Wild Things-The Art of Nurturing Boys

Wild Things-The Art of Nurturing Boys

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How many times have you heard, I wish there was a manual for parenting? If there ever was a book to help guide you through raising your son, understanding your grandson or nephew or answering all those questions you have about the boys in your classroom….this is it! I felt like I was reading about my own son which was often reassuring but also many times reminded me there are other ways, better ways, to handle sticky situations. And I’m not just talking about when his cheeks are covered in peanut butter.

The authors know what they are talking about but don’t make the reader feel like a fool for not understanding their child’s actions and behaviors. They approach raising sons as an art, not science. I could read a section and immediately see how I could incorporate it into my own home. Two very important points they make and that I highlighted then circled:

· "Understanding how boys develop is foundational to our ability to care for our boys well, and it can diminish our worries and concerns as our boys pass through different stages."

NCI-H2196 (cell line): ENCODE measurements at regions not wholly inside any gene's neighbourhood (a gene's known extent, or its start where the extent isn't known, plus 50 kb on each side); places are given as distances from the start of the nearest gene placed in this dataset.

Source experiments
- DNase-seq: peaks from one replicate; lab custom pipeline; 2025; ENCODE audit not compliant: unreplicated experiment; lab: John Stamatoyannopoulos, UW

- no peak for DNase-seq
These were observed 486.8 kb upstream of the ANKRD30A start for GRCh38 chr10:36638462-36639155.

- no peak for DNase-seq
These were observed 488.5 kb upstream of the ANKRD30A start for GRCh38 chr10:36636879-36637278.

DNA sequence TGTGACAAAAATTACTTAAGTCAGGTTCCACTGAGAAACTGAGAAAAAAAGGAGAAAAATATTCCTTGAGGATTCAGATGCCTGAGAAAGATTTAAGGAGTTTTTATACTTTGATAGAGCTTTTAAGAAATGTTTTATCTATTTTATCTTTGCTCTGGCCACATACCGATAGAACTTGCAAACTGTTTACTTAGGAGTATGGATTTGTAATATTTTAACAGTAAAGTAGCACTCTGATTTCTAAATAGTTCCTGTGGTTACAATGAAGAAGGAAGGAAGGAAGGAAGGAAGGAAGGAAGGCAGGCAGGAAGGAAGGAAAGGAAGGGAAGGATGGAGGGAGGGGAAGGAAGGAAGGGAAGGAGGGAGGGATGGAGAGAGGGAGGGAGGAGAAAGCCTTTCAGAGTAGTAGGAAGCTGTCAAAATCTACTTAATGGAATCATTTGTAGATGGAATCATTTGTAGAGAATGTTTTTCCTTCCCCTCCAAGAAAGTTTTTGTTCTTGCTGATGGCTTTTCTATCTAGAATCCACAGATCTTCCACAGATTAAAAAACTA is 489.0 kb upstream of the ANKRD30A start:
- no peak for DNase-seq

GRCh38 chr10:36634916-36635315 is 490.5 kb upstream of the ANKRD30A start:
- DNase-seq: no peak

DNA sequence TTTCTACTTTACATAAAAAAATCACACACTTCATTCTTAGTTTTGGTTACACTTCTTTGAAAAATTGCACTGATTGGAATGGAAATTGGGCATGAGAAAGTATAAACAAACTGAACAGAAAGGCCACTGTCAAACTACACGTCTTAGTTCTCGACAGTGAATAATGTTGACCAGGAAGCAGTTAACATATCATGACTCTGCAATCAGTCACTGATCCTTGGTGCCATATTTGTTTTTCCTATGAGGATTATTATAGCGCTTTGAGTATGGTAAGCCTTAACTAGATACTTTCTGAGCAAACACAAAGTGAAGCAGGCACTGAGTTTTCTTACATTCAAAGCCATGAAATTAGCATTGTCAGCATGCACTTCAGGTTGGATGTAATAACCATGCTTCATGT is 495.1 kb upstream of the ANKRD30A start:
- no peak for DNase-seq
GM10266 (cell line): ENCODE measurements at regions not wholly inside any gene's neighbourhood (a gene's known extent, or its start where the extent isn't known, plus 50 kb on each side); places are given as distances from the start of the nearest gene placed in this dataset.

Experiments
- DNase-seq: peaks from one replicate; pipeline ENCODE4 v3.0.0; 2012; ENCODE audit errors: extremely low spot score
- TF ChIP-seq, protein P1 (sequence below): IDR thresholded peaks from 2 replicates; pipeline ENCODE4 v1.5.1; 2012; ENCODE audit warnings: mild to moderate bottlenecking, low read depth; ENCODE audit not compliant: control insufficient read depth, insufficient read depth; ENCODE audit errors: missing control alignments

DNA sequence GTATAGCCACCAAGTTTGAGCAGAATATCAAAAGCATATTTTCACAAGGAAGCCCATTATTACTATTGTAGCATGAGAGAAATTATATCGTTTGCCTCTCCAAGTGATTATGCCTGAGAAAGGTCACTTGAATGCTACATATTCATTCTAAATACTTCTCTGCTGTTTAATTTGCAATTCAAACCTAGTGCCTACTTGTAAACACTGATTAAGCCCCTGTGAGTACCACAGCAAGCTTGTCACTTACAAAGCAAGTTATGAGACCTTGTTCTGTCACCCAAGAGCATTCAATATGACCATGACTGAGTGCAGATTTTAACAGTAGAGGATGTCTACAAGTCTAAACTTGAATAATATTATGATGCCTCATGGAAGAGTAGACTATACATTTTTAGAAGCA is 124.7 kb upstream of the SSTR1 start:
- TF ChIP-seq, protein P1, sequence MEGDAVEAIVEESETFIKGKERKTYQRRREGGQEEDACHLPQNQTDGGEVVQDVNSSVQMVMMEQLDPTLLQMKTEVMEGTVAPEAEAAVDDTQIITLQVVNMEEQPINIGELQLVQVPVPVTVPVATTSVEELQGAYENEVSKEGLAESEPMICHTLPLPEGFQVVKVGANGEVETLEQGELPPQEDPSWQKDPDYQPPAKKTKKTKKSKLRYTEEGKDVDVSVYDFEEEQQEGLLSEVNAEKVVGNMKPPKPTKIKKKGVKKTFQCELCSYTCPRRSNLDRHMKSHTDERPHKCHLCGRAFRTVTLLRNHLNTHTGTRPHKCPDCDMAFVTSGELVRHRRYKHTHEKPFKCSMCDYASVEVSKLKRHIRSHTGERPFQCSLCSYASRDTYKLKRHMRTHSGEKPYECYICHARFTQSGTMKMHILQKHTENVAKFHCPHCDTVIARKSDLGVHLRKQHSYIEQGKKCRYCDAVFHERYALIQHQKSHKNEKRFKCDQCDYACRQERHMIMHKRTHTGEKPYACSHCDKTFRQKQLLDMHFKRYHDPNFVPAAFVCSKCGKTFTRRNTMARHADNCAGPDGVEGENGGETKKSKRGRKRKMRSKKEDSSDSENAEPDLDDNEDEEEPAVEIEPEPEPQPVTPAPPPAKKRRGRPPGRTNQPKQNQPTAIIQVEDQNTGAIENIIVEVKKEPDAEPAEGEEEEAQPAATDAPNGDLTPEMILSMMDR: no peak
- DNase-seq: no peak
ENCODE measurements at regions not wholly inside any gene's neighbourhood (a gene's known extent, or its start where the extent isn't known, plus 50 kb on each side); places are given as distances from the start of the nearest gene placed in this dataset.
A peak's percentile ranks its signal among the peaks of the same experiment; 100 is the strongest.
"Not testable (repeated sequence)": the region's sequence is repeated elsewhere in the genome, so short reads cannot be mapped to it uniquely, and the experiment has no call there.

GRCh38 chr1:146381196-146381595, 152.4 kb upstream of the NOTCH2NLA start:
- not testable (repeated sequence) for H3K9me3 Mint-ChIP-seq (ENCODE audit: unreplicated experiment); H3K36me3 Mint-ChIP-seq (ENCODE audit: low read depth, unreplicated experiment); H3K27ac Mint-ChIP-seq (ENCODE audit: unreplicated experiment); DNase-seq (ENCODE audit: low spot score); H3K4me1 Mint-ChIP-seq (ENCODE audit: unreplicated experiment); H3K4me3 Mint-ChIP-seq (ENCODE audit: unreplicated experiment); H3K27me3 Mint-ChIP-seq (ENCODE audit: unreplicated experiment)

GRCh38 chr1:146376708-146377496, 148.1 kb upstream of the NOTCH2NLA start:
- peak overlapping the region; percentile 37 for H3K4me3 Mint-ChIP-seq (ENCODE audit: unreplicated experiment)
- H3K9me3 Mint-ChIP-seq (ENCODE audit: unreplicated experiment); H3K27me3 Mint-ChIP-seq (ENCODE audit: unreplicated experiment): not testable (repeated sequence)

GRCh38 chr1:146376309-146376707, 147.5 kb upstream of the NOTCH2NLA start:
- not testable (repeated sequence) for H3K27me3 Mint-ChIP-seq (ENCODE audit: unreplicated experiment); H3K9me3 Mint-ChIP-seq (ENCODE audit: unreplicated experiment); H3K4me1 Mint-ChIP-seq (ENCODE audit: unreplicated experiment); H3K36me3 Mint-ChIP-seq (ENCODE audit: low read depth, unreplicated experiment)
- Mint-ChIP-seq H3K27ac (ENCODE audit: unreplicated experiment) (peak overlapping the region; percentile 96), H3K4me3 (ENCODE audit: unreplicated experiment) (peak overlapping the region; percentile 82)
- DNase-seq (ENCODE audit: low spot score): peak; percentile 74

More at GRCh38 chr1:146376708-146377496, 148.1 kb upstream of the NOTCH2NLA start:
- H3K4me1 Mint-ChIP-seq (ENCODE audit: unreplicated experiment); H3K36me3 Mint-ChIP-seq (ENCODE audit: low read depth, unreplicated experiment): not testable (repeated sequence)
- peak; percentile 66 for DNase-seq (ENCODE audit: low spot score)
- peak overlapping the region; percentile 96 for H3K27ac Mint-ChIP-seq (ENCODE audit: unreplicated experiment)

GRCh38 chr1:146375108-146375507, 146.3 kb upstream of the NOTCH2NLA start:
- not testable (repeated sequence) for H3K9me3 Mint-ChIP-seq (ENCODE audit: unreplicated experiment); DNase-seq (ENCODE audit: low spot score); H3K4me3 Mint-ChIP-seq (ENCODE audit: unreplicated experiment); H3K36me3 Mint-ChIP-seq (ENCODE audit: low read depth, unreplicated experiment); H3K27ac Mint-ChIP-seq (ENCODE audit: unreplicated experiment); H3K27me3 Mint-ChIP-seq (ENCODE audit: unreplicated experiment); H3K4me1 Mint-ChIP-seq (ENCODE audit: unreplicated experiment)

· "It’s important to understand that what a boy gets, or doesn’t get, at one stage of his development will directly affect how well he will transition to the next stage. The reason that so many men struggle relationally, emotionally, and spiritually is not a lack of intelligence or morality. It’s the effects of having not reached key developmental milestones; of being rushed through one stage to another; or of simply skipping entire stages altogether."

I pretty much highlighted the whole book so I won’t even leave a bulleted list of some of my notes. You must read this book, seriously. It will remain as a resource for our family for many years to come. And some days, depending on the battlefield that lay before us, it may be a weapon.

I read this book a couple years ago and have started to read it again as my son is entering a new phase and I need a refresh.

Boys are much more complicated than we give them credit for being. Hold on, it’s a bumpy but fun ride!